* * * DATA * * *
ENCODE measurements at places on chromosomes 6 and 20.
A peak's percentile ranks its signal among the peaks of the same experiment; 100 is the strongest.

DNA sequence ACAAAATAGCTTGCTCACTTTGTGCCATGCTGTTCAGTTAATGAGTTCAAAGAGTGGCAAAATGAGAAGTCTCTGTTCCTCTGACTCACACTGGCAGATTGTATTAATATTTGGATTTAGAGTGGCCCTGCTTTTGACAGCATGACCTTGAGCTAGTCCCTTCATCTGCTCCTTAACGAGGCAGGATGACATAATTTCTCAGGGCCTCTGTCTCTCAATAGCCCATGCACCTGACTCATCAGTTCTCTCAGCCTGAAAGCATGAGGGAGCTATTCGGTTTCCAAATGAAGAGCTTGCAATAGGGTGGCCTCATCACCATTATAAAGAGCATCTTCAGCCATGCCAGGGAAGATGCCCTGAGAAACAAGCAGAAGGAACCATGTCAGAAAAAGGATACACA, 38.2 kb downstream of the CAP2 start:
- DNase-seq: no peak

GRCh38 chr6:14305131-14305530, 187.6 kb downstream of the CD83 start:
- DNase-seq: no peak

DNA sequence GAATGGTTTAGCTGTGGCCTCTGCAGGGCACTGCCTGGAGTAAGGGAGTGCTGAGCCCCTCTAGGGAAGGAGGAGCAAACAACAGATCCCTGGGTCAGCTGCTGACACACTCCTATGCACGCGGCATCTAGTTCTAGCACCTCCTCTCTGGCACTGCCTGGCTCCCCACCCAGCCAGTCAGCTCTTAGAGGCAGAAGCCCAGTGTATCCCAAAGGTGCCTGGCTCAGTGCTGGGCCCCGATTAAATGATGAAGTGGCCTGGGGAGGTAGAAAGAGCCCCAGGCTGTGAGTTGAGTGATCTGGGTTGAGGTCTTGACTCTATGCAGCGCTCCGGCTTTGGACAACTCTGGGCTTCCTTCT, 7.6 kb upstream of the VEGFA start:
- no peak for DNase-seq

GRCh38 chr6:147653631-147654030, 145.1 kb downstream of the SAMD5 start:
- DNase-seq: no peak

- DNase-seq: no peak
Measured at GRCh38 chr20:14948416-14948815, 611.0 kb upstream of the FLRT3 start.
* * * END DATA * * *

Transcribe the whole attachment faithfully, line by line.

ENCODE measurements at places on chromosomes 6 and 20.
A peak's percentile ranks its signal among the peaks of the same experiment; 100 is the strongest.

DNA sequence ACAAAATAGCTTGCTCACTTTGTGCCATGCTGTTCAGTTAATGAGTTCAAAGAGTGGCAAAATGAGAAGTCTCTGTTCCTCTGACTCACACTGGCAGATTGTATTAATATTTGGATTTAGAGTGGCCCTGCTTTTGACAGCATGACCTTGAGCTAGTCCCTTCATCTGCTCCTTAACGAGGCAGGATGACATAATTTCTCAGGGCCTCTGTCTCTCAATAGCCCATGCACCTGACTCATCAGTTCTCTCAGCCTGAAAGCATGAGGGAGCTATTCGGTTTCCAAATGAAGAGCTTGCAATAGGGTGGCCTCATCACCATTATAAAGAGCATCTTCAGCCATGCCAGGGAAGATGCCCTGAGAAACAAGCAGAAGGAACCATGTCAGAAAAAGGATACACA, 38.2 kb downstream of the CAP2 start:
- DNase-seq: no peak

GRCh38 chr6:14305131-14305530, 187.6 kb downstream of the CD83 start:
- DNase-seq: no peak

DNA sequence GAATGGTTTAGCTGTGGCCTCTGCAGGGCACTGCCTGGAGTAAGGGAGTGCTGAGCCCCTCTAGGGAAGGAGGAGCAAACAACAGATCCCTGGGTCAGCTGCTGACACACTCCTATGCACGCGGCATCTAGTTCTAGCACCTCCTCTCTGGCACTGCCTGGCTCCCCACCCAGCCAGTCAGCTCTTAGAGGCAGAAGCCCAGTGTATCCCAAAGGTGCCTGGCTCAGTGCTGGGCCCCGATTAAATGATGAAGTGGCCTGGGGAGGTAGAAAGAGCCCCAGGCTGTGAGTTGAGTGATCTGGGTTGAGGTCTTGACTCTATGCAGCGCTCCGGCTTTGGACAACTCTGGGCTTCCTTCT, 7.6 kb upstream of the VEGFA start:
- no peak for DNase-seq

GRCh38 chr6:147653631-147654030, 145.1 kb downstream of the SAMD5 start:
- DNase-seq: no peak

- DNase-seq: no peak
Measured at GRCh38 chr20:14948416-14948815, 611.0 kb upstream of the FLRT3 start.